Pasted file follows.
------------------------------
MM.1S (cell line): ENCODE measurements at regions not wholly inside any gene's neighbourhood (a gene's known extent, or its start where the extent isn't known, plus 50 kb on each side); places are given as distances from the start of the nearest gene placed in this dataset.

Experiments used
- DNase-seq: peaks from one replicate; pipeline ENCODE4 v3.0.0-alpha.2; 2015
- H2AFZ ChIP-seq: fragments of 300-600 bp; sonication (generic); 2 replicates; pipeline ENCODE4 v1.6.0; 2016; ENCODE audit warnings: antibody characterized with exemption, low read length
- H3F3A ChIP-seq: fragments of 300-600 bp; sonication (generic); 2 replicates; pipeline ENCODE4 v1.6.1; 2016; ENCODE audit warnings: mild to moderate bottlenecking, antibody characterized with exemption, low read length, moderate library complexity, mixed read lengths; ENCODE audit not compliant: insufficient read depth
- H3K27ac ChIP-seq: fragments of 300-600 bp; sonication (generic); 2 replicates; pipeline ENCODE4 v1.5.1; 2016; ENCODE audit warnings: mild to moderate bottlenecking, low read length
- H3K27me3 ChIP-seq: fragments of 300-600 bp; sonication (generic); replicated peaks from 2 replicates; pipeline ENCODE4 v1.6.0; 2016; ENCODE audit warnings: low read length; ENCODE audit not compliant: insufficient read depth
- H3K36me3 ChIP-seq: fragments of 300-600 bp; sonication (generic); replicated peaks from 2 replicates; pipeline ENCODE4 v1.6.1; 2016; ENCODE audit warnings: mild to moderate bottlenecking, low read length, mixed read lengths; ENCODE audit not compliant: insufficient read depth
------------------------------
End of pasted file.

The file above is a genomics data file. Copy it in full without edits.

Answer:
MM.1S (cell line): ENCODE measurements at regions not wholly inside any gene's neighbourhood (a gene's known extent, or its start where the extent isn't known, plus 50 kb on each side); places are given as distances from the start of the nearest gene placed in this dataset.

Experiments used
- DNase-seq: peaks from one replicate; pipeline ENCODE4 v3.0.0-alpha.2; 2015
- H2AFZ ChIP-seq: fragments of 300-600 bp; sonication (generic); 2 replicates; pipeline ENCODE4 v1.6.0; 2016; ENCODE audit warnings: antibody characterized with exemption, low read length
- H3F3A ChIP-seq: fragments of 300-600 bp; sonication (generic); 2 replicates; pipeline ENCODE4 v1.6.1; 2016; ENCODE audit warnings: mild to moderate bottlenecking, antibody characterized with exemption, low read length, moderate library complexity, mixed read lengths; ENCODE audit not compliant: insufficient read depth
- H3K27ac ChIP-seq: fragments of 300-600 bp; sonication (generic); 2 replicates; pipeline ENCODE4 v1.5.1; 2016; ENCODE audit warnings: mild to moderate bottlenecking, low read length
- H3K27me3 ChIP-seq: fragments of 300-600 bp; sonication (generic); replicated peaks from 2 replicates; pipeline ENCODE4 v1.6.0; 2016; ENCODE audit warnings: low read length; ENCODE audit not compliant: insufficient read depth
- H3K36me3 ChIP-seq: fragments of 300-600 bp; sonication (generic); replicated peaks from 2 replicates; pipeline ENCODE4 v1.6.1; 2016; ENCODE audit warnings: mild to moderate bottlenecking, low read length, mixed read lengths; ENCODE audit not compliant: insufficient read depth